'The people feel forgotten' - Revisiting Chernobyl 30 years on from the disaster

Thirty years ago an explosion at Chernobyl nuclear power station in Ukraine caused the worst nuclear accident the world has ever seen.

The radiation cloud released spread across Europe, and affected hundreds of farms in north Wales.

Reporter Eifion Glyn filmed the initial aftermath for Y Byd ar Bedwar.

Now, he's been back, and has discovered claims that far more died as a result of the disaster than previously admitted by the authorities.

Eifion explored the abandoned villages in the exclusion zone surrounding the reactor, and met some of the people involved in the catastrophe, to try and find out the truth about the number of people who died as a result.

Eifion described the town of Pripyat as one of the 'strangest places' he's ever visited

The true scale of the damage is still the subject of fierce debate today.

Back then, the Soviet authorities insisted that only around 50 people died in the wake of the disaster, while ecological organisations like Greenpeace believe that the accident was the cause of thousands of deaths.

Determining the true impact of the accident is still a hot potato and nuclear diplomacy is a complex matter, but the accident has certainly had a deep psychological effect on people across the region and across the country. The trauma is still evident in the people I met.

Eifion Glyn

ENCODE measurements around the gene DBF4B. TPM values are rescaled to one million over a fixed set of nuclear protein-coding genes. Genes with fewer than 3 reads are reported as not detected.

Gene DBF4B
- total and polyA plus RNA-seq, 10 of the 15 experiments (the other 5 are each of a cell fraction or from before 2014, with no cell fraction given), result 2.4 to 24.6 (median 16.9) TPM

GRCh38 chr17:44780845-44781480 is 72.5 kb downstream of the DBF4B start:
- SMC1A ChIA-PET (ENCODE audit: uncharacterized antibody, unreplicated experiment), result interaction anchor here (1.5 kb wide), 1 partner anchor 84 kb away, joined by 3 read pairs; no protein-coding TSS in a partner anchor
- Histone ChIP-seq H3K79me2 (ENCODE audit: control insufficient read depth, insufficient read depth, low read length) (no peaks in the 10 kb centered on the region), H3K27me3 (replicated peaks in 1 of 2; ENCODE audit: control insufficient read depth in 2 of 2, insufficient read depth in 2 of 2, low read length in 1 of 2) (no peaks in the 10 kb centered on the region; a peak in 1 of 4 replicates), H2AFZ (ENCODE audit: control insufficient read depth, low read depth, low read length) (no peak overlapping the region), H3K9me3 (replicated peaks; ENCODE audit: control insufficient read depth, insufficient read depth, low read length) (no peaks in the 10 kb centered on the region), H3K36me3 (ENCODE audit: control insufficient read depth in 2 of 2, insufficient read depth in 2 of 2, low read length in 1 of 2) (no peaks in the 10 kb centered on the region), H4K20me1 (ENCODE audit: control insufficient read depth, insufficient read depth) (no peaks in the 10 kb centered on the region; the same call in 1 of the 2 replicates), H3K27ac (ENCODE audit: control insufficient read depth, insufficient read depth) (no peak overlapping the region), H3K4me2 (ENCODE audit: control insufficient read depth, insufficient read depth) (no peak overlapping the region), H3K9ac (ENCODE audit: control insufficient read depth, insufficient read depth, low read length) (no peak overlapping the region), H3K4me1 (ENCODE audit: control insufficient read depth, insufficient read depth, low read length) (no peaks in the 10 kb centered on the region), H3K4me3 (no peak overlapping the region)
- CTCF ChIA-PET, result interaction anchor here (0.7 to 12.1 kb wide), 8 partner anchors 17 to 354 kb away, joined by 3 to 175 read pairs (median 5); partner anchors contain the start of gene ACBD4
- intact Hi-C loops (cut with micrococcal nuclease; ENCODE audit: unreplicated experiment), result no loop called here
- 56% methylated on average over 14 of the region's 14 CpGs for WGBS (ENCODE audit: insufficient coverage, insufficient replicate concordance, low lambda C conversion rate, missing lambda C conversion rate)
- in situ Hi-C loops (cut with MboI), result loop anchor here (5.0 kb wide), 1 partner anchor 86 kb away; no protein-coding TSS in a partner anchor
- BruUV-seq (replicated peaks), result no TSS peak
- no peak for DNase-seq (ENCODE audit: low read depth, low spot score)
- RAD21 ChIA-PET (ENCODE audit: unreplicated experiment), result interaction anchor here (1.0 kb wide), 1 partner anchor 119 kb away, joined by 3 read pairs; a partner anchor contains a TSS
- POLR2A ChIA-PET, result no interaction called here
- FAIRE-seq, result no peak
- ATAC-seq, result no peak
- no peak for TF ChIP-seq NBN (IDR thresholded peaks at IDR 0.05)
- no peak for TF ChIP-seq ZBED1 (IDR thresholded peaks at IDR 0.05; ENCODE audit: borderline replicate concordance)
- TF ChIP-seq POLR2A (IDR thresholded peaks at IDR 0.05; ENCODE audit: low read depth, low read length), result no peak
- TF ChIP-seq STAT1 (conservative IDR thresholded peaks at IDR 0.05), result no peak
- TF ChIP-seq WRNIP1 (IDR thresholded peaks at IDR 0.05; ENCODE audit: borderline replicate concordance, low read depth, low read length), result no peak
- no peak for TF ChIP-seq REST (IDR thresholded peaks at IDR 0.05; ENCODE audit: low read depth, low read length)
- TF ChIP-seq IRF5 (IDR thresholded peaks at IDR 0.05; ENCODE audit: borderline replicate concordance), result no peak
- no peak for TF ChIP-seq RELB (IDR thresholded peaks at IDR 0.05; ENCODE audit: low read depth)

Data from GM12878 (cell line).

In the programme Y Byd ar Bedwar: Cysgod Chernobyl, Eifion also goes on the search for several people he interviewed first time around.

One of those people is Tatyana Lukina, one of the founders of the Mothers of Chernobyl campaign group, who battled with health problems and family tragedy since 1986.

Eifion reported on the disaster when it happened, and has now returned thirty years on

Ukraine is a country in crisis that was close to civil war until a recent truce; there is a lot of tension between the supporters of Russia and those who support the west, while the poverty I witnessed during my last visit in 1996 is still rife.

Eifion Glyn

For nearly 10 years, a consortium of companies has been building a New Safe Confinement structure above the crumbling Soviet era sarcophagus containing the reactor.

The project employs 3,000 people from 23 countries.

The giant structure will be complete in 18 months time

Amongst them is a Welshman.

John Morgan is originally from Pembrokeshire, and one of the managers tasked with building the largest moveable structure on Earth.

John Morgan

He revealed the project has another Welsh connection.

The 650,000 bolts holding the structure together are made by a company based in Wrexham.

One of the bolts used in the project

Watch Eifion's report for ITV News below:

You can see the whole programme on S4C on Sunday April 24 at 8pm.

The programme has English subtitles.